Openness/no-discrimination versus protectionism/segregation
Voluntary cooperation versus antagonistic strategy
Cooperative win-win game versus individual loss-loss game

2. What kind of effective governance does use the EU?

The EU is built upon strong heterogeneous identities organized exclusively at national level (i.e. without acknowledging sub-national identities). The supra-nationality remains strictly limited, therefore, the EU governance is in fact very intergovernmental minded.

The EU is not even a federal state, and the Community is only partially more than a confederation of national states as regards its “first pillar” (EMU and Single Market). Supranational powers are indeed very limited and intergovernmental methods still dominate most of the governance fields. Even in the effective way supranational power has been developed (in the few common policies: EMU, Custom Union, Agriculture and Energy) a trend has appeared towards re-nationalization, and since the global crisis, even a rejection of supranational power has been developing, especially after the EMU crisis and the consequent reforms or proposals for reforms which tends towards more intergovernmental features.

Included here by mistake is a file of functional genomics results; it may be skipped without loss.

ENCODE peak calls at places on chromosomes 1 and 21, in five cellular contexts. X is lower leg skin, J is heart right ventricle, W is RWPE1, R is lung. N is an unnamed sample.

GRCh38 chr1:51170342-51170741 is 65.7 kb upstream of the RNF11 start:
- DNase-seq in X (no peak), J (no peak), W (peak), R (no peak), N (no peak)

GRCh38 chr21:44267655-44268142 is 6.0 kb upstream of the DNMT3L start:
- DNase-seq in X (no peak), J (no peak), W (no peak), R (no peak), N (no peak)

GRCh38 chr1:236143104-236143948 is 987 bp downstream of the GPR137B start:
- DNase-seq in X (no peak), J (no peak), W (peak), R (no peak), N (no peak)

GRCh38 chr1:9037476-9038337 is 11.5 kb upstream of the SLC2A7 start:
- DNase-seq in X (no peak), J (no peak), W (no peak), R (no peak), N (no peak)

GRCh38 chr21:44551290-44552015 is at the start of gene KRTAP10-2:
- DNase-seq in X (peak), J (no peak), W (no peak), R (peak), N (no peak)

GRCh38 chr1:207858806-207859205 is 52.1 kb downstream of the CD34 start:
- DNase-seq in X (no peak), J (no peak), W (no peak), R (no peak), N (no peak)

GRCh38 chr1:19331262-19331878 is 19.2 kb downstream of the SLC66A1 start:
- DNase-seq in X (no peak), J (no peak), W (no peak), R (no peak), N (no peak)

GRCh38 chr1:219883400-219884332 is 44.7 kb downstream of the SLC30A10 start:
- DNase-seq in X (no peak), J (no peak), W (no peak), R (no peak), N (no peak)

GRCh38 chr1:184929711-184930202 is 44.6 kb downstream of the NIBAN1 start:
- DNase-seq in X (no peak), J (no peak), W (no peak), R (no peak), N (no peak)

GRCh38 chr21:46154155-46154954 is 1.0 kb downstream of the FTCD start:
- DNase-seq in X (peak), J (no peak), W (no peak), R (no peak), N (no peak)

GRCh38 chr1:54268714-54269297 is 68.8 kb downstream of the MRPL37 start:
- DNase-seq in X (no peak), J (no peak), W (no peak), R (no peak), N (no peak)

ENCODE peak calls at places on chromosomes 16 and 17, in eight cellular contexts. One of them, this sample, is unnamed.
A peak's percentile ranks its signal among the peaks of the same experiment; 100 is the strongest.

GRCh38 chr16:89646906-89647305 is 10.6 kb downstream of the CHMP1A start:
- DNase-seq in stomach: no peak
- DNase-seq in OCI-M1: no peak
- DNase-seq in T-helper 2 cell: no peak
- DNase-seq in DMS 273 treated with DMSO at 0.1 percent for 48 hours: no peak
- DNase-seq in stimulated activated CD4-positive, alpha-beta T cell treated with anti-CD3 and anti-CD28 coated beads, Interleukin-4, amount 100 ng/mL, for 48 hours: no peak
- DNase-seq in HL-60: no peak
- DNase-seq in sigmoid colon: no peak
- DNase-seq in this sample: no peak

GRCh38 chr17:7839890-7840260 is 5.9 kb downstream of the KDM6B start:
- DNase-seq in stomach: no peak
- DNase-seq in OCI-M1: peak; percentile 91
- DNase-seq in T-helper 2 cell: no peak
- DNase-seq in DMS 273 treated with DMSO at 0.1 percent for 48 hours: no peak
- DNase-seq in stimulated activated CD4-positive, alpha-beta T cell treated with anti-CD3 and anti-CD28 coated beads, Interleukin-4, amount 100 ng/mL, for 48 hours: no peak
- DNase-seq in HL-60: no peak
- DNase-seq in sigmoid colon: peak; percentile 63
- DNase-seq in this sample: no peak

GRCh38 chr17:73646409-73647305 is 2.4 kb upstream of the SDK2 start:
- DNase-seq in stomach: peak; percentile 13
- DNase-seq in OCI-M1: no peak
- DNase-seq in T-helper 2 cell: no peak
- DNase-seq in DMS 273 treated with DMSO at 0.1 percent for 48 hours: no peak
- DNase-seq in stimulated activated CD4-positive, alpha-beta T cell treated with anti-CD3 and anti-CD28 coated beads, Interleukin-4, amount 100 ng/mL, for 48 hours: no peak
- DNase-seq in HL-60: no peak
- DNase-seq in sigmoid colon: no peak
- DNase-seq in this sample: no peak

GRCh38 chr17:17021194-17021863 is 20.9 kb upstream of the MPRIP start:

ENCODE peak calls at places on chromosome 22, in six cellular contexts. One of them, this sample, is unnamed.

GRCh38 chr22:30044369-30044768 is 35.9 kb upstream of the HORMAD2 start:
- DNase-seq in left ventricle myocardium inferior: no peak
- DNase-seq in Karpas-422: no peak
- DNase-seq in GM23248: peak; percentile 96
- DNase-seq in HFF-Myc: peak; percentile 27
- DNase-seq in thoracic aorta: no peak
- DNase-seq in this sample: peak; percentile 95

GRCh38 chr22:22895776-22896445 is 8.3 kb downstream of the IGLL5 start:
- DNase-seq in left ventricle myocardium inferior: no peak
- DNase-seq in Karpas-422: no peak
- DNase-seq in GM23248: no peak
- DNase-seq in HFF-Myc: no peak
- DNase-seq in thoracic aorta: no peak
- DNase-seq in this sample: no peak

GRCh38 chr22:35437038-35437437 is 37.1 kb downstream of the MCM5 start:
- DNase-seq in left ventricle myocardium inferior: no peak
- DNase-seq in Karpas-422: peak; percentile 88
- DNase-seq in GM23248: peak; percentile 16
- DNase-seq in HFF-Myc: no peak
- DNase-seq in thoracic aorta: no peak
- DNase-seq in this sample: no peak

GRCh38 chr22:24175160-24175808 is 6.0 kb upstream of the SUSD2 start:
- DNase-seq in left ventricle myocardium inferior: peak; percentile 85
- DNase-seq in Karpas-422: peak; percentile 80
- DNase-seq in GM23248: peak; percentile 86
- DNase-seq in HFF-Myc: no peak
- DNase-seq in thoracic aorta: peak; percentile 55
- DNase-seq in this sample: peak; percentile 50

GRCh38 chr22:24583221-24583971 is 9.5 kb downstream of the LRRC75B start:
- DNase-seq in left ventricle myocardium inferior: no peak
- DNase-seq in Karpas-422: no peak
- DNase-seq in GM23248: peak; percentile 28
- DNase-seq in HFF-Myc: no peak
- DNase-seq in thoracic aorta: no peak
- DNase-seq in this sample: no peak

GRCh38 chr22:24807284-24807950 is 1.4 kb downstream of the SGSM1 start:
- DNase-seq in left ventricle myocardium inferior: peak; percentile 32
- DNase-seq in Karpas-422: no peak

Recently, anti-EU movements are winning speed using the loss of EU credibility and legitimacy for opposing to supra-nationality considered as political errors for being felt as contrary and detrimental to national identity. Logically, incumbent governments and European Commission are resisting by taking the opposite direction: “more-Europe” they say they want, but in fact what effectively is emerging from these official political answers are more intergovernmental powers and more German/French grip upon the EU governance and institutions.

Therefore, wouldn’t be the solution to move to more federal power i.e. to shift more policies and instruments from national states to the supra-national EU level, as recommended by some reformers and the “federalist movement”?